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The Social Media Fad is Ending

By Steve McKeeFriday, October 29, 2010

































































I recently attended a confab of senior-level executives who oversee online and digital activities at a variety of leading corporations. While what happened at the conference was enlightening, I think I may have been more enlightened by what I didn't see happening: social media activity.

I have to admit, that confused me. My first clue was when I asked around and nobody new the conference hashtag. In fact, many people didn't even know what a hashtag was. Despite that, I was surprised at how little Twitter activity was happening in and around the conference, and even more surprised at how few of the participants had Twitter profiles at all. So I checked Facebook. Participation there was a bit more common, although most attendees had inaccessible profiles or used them for personal reasons only. LinkedIn showed a bit more representation, but it was apparent that most attendee profiles had not been actively managed. And forget about applications beyond the Big Three. Foursquare? What's that?

As I milled around the conference I began asking these online elite about their dearth of social media activity. The feedback I generally received was (in so many words), "been there, done that, not interested." I was stunned. It's one thing for a random person stopped on the street (or even other members of corporate management) to not get it, but these were the digital glitterati. It just didn't make sense.

Upon reflection, however, it does. The Great Curiosity about social media is coming to an end. By now everyone who's anyone in the digital world has attended the breakout sessions, read the you-ought-to-be-doing-this blogs and given social media a shot. Perhaps not surprisingly, many have found it wanting on their personal relevance meter. Some just didn't give it the time or attention to really understand how it works.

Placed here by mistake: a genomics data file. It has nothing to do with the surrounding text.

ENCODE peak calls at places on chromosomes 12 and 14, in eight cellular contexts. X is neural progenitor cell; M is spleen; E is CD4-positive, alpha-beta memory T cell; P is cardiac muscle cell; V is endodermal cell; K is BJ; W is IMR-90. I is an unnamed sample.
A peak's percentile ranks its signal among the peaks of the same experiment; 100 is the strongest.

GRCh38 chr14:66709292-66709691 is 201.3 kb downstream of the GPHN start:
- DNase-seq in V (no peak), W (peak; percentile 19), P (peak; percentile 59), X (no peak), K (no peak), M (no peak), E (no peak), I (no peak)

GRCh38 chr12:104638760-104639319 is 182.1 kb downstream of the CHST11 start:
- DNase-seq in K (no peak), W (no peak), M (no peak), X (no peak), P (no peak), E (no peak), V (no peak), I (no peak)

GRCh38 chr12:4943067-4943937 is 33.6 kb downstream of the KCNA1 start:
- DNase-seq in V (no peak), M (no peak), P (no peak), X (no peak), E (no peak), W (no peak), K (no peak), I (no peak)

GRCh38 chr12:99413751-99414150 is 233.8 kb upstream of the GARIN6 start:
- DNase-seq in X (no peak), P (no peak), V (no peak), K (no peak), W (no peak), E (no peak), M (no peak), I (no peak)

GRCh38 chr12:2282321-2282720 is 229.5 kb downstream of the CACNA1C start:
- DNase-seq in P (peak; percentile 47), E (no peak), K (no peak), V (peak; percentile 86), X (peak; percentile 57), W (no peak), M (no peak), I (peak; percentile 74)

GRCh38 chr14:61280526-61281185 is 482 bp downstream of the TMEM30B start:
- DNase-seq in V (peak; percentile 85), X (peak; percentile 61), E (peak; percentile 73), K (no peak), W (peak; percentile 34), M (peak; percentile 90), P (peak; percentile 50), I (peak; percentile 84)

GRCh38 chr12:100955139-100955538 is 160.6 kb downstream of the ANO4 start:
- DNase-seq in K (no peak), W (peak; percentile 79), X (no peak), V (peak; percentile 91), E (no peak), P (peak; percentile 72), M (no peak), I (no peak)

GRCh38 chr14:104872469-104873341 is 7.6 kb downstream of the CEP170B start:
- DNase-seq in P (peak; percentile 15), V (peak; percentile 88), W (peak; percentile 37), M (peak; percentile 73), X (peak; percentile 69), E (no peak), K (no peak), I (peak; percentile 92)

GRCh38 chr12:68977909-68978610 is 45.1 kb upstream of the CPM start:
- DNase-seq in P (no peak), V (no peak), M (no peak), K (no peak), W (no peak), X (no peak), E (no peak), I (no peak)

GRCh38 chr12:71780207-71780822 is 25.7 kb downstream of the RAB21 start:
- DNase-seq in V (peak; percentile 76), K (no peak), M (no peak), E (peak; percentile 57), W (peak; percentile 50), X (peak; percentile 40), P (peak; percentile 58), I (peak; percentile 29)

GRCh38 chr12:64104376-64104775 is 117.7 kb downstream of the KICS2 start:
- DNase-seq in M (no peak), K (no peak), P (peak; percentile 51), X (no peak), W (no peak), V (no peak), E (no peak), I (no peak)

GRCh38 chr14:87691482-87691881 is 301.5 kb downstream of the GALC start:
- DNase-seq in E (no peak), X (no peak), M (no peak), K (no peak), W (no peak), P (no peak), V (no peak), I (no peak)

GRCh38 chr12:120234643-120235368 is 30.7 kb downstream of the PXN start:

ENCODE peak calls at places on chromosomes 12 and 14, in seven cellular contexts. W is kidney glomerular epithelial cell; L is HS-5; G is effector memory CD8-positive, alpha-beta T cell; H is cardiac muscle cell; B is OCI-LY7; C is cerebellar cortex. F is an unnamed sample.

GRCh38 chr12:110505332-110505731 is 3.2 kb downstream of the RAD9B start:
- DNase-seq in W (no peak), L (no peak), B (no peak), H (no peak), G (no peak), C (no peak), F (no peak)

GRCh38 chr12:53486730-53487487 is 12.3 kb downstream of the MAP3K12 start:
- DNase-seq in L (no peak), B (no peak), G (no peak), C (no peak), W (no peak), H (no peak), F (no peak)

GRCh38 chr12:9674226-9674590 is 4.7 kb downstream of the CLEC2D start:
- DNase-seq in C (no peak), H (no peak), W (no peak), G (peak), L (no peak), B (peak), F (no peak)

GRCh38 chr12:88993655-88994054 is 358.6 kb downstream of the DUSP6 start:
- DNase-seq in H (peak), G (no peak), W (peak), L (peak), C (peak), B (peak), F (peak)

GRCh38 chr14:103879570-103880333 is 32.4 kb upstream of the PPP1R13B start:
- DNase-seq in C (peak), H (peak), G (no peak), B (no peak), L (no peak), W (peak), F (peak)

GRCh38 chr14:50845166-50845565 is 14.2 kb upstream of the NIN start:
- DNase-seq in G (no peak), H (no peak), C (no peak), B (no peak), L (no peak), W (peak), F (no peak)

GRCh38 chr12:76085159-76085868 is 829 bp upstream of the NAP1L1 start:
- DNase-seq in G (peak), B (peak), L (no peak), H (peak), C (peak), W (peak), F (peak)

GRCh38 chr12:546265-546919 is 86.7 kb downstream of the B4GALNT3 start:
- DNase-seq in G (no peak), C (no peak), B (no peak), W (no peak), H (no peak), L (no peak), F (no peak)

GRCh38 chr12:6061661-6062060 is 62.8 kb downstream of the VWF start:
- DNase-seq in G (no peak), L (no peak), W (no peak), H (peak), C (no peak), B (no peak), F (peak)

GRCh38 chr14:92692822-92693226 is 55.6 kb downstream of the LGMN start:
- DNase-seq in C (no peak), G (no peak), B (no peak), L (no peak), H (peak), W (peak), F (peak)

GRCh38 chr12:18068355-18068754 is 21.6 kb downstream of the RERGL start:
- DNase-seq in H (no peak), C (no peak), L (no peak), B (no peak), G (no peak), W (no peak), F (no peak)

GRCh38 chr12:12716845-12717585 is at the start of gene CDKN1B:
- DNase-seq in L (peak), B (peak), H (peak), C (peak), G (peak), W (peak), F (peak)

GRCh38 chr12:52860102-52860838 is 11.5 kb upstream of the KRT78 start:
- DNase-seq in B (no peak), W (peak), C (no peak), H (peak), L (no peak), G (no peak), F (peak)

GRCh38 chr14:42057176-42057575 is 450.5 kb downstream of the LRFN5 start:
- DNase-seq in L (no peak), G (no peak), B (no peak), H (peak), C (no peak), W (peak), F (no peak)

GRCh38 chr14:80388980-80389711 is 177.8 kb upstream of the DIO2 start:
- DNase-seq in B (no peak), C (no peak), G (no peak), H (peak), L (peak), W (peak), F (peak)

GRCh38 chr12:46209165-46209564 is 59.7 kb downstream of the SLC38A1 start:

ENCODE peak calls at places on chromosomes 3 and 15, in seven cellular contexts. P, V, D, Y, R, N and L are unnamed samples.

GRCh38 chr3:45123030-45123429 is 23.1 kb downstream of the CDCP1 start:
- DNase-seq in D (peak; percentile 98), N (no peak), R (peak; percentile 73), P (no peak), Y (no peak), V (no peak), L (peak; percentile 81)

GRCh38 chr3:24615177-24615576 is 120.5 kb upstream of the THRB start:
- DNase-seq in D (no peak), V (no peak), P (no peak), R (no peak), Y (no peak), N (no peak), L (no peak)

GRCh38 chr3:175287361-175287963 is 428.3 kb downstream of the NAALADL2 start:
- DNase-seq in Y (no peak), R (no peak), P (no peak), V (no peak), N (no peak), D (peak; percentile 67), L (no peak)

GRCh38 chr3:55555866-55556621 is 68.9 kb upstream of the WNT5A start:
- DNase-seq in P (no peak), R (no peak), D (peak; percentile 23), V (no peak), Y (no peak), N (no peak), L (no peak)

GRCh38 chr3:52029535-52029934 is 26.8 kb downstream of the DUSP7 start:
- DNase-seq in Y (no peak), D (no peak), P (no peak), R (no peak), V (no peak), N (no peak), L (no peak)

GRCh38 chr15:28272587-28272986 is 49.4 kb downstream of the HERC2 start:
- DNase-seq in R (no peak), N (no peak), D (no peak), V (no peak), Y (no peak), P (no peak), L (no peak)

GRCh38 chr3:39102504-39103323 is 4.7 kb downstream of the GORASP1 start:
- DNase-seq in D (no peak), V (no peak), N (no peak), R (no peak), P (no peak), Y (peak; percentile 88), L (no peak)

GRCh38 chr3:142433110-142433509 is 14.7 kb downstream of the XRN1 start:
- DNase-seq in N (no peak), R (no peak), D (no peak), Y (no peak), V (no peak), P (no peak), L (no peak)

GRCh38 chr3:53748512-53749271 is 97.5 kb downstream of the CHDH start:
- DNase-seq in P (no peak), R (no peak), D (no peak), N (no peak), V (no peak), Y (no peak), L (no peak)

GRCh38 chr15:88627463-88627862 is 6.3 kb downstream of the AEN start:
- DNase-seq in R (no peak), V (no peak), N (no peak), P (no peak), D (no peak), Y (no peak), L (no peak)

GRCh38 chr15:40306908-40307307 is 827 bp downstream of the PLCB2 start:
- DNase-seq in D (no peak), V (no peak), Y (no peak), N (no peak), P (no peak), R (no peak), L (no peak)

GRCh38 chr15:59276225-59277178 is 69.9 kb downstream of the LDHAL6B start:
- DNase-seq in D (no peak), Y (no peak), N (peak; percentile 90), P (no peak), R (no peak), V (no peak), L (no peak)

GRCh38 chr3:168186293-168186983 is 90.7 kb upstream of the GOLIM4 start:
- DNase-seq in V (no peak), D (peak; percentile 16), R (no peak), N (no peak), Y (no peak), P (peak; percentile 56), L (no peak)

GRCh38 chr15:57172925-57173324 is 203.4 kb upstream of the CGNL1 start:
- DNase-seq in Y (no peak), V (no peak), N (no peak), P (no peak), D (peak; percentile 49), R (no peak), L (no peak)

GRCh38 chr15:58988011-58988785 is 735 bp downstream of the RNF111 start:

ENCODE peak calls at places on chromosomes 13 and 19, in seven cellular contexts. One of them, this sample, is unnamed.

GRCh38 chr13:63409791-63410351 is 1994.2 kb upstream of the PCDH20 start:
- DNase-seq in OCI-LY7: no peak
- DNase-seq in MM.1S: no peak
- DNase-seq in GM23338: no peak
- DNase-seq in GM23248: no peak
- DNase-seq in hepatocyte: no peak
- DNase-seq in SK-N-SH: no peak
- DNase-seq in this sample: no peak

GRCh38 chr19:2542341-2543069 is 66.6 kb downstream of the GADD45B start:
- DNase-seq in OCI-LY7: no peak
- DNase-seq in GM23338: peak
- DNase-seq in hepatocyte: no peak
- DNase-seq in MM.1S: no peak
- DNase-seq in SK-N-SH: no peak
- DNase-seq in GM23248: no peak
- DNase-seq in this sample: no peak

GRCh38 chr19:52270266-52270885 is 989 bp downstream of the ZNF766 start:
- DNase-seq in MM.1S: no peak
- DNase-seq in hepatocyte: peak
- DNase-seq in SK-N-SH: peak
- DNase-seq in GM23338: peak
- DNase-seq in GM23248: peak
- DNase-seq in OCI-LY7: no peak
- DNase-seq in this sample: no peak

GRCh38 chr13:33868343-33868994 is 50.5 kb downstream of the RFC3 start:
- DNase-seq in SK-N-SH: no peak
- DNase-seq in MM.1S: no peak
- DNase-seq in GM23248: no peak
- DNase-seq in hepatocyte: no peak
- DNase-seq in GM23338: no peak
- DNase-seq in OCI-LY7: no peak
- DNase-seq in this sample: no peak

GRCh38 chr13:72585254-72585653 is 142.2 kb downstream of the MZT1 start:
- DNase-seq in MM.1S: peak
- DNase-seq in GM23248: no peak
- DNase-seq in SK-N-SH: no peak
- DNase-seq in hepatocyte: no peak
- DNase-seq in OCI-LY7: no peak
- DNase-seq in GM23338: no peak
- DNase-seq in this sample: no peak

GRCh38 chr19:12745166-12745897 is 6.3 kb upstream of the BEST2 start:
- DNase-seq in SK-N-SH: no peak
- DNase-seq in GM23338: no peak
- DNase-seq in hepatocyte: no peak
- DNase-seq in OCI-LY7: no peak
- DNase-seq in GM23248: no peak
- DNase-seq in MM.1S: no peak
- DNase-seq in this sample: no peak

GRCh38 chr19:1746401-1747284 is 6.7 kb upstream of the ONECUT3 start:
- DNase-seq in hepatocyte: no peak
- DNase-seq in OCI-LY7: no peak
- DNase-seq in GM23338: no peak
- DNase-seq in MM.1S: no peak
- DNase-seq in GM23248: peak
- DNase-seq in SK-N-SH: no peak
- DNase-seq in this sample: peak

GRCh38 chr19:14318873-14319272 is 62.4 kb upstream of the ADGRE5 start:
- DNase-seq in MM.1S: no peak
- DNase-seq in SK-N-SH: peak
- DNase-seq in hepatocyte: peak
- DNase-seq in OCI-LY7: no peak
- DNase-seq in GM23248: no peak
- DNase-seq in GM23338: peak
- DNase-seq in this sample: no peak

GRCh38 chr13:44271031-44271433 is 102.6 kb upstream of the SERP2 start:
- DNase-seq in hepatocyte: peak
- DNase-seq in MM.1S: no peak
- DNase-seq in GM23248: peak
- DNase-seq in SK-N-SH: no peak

Does that make it irrelevant for their companies? Of course not, as case study after case study demonstrates. As with other forms of media, however, people naturally tend to gravitate towards those which are most personally relevant to them. If these busy professionals "don't get" or "don't like" or "don't have time for" social media, then no one does, goes the thinking (at least among some).

I have no problem with the Great Curiousity heading towards its nadir. It had to happen sooner or later, and it allows us to more fully enter the Age of Strategy, where the best marketers in every medium dwell. Those who care to find ways to leverage social media will do so, content to let their less strategic counterparts say "it doesn't work", just as they do other forms of communication. And the results will show.

My company, and our clients, are reaping positive returns from our social media strategies. We've fully incorporated social media into our integrated marketing planning model, and we're seeing great things happen. Perhaps most exciting is that we know we've only just scratched the surface of what's possible.

Let the Age of Strategy begin.































































By Steve McKeeFriday, October 29, 2010

Steve McKee is president of McKee Wallwork + Company, and author of When Growth Stalls and Power Branding. A marketing strategist for nearly three decades, Steve has been published or quoted in many top news outlets and industry publications, and writes a monthly marketing column for Businessweek.com.

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